Thanks to Sam Thewlis for sharing her story, her budgeting tips and her inspiration.
At the risk of sounding like part of an AA meeting, my name is Sam and I am an accountant. The problem is that I never felt like an accountant and I have been lucky enough to be able to refocus my career in a much more fulfilling and family friendly way.
I had already had a bit of a gear change when my son was born, just over five years ago, and I was reaching the point again where I either needed to step up the pace again, or try and find a different path. Last May, I decided that, although money and its repeated appearance in my bank account was important to me, a high-powered career was less important than my family, and with my son starting school in September, I focused on achieving a way of working which would allow me to collect him from school, which was important to me. And to him.
I had always enjoyed writing, and thought I was pretty good at it, having had some fiction publishing success, and I started searching for writing ‘gigs’ to do alongside my full-time job. I managed to secured a contract with a national website and was soon writing twice weekly for them. I set up my website, www.samthewlis.co.uk and began writing for The Business Mum’s Journal, a magazine which I now co-edit.
In late 2009 I co-launched MCPR, a mini PR service for MumsClub members which includes a ‘Check and Send’ service to edit and distribute your press release to a database of contacts.
In January 2010 I was featured on both a Guardian careers forum as a copywriting expert and on Enterprise Nation as consolation for being dropped from Emma Jones’ new book, Working 5 to 9, for being too successful and now being a ‘proper’ writer. I also appeared on Steve Wright in the afternoon on BBC Radio 2 asking for a horoscope reading due to the success of my business!
I am now getting more and more magazine work as well as webcopy and press release writing which is the core of my copywriting business. I am also working with Millionaire Mum Emma Wimhurst on her exciting new project Whisper to Boom! But all that still doesn’t mean I can rest on my laurels, as I need to make sure I can cover the mortgage every month, not to mention the energy bills, the phone bills, the Council Tax…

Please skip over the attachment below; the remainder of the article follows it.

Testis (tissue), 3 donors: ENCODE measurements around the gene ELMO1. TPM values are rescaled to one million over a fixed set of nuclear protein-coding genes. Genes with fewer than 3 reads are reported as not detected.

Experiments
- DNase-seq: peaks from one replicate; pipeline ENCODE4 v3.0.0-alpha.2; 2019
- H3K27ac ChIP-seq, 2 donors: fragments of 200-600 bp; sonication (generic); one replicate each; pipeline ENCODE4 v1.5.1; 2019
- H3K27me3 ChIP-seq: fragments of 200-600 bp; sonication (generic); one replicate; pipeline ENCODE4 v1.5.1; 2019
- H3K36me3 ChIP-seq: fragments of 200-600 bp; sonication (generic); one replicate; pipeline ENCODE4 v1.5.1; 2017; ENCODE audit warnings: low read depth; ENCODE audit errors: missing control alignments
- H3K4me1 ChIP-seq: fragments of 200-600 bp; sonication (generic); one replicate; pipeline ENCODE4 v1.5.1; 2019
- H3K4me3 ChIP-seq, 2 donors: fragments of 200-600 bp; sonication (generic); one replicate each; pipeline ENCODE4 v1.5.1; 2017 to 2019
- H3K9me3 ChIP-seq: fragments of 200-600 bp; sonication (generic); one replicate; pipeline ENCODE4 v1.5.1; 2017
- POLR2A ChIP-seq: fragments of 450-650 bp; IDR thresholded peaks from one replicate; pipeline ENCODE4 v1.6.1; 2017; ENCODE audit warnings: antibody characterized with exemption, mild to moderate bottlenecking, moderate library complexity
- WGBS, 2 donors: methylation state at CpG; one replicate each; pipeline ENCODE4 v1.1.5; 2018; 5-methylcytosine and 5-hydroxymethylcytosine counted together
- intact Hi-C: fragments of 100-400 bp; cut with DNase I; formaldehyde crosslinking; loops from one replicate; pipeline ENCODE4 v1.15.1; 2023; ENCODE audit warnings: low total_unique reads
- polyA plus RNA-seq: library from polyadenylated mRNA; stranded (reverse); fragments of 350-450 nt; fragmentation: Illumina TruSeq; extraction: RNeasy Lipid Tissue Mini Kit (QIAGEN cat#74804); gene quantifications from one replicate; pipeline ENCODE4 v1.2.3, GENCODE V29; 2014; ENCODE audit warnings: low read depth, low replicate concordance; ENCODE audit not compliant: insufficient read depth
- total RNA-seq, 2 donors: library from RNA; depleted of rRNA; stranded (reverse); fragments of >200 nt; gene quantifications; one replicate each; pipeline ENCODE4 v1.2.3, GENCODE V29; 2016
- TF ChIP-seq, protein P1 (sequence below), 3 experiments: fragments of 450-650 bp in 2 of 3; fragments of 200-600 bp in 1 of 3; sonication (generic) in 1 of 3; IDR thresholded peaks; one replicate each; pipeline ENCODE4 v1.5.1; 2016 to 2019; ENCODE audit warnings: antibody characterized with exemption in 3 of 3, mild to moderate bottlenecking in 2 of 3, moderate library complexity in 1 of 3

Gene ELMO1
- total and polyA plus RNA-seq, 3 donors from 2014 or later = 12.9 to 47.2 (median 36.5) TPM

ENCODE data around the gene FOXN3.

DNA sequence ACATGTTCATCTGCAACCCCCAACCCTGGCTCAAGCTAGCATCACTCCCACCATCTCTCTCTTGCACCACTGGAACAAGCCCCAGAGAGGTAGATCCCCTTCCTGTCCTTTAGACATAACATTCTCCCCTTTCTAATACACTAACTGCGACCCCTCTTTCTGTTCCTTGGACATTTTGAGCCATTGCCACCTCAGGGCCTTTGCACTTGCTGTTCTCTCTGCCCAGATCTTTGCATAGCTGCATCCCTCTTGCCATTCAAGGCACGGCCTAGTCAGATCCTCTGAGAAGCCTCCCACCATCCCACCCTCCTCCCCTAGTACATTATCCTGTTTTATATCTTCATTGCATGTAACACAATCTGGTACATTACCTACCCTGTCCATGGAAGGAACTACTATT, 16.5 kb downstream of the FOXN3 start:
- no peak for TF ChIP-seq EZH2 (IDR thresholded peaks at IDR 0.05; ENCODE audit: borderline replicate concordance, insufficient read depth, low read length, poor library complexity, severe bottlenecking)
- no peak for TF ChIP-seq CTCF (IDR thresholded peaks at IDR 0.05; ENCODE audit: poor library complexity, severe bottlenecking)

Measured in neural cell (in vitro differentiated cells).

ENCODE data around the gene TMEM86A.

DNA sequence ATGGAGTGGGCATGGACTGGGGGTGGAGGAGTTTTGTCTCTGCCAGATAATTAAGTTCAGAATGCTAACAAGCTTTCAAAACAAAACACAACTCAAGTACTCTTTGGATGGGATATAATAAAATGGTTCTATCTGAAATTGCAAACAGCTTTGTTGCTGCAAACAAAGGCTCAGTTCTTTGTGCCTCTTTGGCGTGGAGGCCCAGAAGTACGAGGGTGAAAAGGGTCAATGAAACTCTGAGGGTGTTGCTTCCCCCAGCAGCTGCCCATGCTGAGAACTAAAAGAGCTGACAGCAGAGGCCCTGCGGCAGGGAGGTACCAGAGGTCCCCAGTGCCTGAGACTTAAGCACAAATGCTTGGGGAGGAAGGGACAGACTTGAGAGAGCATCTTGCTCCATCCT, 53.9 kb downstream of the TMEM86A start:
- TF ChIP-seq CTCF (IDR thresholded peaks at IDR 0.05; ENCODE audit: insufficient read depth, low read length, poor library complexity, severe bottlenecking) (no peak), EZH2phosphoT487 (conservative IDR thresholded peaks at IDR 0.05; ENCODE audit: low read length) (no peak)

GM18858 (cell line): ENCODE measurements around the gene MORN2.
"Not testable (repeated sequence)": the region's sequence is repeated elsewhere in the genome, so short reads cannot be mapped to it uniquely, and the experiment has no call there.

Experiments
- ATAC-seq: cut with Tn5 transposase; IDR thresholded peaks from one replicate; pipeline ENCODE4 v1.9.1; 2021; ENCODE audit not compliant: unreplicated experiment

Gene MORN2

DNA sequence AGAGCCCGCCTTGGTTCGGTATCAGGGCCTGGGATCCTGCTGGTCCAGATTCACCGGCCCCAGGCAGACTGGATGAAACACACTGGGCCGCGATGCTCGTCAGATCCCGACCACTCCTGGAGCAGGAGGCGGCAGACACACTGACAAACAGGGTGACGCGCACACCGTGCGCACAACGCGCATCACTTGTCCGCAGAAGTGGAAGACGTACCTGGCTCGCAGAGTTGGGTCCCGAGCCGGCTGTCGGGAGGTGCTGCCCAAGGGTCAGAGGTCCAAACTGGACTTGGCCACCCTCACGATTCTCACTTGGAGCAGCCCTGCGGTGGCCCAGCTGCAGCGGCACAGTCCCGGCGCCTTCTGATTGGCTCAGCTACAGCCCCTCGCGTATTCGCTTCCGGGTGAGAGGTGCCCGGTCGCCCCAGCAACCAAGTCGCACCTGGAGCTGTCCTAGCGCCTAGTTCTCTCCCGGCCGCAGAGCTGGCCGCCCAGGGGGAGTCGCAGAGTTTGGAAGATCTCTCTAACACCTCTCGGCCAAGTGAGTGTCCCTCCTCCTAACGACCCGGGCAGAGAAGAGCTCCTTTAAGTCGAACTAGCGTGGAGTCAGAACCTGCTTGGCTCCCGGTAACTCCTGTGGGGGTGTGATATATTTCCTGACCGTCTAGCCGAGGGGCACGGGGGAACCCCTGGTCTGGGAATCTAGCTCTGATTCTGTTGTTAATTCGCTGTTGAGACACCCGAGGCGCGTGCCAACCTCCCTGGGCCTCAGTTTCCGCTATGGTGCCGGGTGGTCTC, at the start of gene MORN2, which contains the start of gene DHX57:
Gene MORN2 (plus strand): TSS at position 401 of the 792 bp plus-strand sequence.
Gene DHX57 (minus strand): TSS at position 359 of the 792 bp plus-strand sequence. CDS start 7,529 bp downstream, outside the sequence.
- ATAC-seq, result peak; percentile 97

Perhaps being an accountant helps, but my first tip would be to keep track of what you have coming in and going out, but not to do this as a standalone exercise, but to keep reviewing it to take account of any changes. If you are going to be short in, say September, if you know about it in May you will have time to do something about it. Although this is of paramount importance in business, it can also be a great help for household finances, and Martin Lewis’ budgeting spreadsheets on Money Saving Expert.com is a great place to start as it makes you take note of one-off things you need to think about, like birthdays, Christmas, holidays etc.
My second tip would be to recycle. I don’t mean putting your newspapers and plastic bottles out once a fortnight (although do that as well!) but recycle things like clothes and toys. Children are far more likely to grow out of, rather than wear out their clothes, and why spend good money on brand new stuff when you can get as new clothes for free or next to nothing. Even if you don’t like the idea of buying children’s clothes from charity shops, perhaps you could get together with some friends or fellow mums and swap clothes around, saving you all some valuable pennies.
And finally, only spend money. By money I mean cool, hard cash; folding notes and chunky change. You will be amazed how much more expensive things seem when you have to physically fork out the cash from your purse rather than using a magic credit or debit card. If nothing else it makes you aware of how much you are spending at the supermarket (haven’t we all had the near fainting experience at the checkout when we see the final reckoning) and makes you stop and think when putting things in your trolley- do you really need it? That’s not to say you can’t buy things you don’t need (strictly speaking we all only need one pair of shoes. As if), but at least you think about it instead of buying things almost on auto-pilot.